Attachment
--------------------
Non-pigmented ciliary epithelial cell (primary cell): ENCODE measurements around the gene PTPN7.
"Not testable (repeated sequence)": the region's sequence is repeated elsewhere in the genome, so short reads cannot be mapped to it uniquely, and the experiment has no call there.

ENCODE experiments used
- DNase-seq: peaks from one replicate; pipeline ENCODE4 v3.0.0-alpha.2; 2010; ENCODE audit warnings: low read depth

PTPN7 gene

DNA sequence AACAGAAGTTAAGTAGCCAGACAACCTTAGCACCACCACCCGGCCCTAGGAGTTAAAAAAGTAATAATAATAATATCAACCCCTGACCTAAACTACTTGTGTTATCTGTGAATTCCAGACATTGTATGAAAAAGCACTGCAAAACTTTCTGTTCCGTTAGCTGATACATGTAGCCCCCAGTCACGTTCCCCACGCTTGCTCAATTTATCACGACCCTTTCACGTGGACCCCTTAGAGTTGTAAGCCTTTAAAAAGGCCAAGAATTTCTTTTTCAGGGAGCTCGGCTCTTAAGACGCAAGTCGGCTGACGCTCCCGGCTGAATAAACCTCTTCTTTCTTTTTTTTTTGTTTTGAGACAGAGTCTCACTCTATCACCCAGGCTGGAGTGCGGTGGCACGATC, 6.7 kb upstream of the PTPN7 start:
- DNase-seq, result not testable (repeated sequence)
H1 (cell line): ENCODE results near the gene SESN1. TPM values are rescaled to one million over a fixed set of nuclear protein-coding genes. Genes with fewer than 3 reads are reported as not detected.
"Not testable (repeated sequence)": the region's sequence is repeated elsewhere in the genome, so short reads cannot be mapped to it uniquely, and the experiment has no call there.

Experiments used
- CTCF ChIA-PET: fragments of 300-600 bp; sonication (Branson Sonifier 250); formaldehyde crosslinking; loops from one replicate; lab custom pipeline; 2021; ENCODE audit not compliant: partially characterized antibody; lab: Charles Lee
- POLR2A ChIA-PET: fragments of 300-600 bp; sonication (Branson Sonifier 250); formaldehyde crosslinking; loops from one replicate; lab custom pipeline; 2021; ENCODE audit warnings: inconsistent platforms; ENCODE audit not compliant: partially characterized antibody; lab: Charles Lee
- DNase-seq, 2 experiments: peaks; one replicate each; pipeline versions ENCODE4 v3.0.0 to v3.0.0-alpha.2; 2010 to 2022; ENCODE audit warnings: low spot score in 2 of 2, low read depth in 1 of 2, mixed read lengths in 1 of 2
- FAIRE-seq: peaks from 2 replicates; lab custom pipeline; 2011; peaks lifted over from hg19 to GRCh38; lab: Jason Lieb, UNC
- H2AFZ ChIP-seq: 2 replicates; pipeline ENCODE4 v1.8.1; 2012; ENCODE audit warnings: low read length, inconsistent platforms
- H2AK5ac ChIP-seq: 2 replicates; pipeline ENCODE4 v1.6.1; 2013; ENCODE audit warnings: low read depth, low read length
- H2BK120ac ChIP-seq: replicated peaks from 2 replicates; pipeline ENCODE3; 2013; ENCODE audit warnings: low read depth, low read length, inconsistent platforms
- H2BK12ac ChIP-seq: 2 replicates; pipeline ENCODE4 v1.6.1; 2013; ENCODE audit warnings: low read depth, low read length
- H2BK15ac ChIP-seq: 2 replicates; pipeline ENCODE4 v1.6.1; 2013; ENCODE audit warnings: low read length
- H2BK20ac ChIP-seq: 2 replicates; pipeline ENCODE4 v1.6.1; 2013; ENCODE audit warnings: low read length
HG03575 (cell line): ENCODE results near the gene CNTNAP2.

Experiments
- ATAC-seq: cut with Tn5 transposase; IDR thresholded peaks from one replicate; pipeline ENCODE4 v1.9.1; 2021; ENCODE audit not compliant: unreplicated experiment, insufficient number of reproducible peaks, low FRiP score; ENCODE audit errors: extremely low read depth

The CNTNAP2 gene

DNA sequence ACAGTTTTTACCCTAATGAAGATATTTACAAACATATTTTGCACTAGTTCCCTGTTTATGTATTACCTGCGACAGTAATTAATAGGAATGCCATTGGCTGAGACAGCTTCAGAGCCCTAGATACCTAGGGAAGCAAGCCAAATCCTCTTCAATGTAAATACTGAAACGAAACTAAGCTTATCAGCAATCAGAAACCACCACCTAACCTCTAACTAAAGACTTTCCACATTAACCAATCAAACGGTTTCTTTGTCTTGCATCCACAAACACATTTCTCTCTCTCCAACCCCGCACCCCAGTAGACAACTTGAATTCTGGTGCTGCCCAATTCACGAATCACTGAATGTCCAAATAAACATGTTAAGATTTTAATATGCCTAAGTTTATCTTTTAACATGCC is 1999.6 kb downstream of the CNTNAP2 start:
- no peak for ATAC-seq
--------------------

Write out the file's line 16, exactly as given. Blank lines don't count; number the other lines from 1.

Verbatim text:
- H2AK5ac ChIP-seq: 2 replicates; pipeline ENCODE4 v1.6.1; 2013; ENCODE audit warnings: low read depth, low read length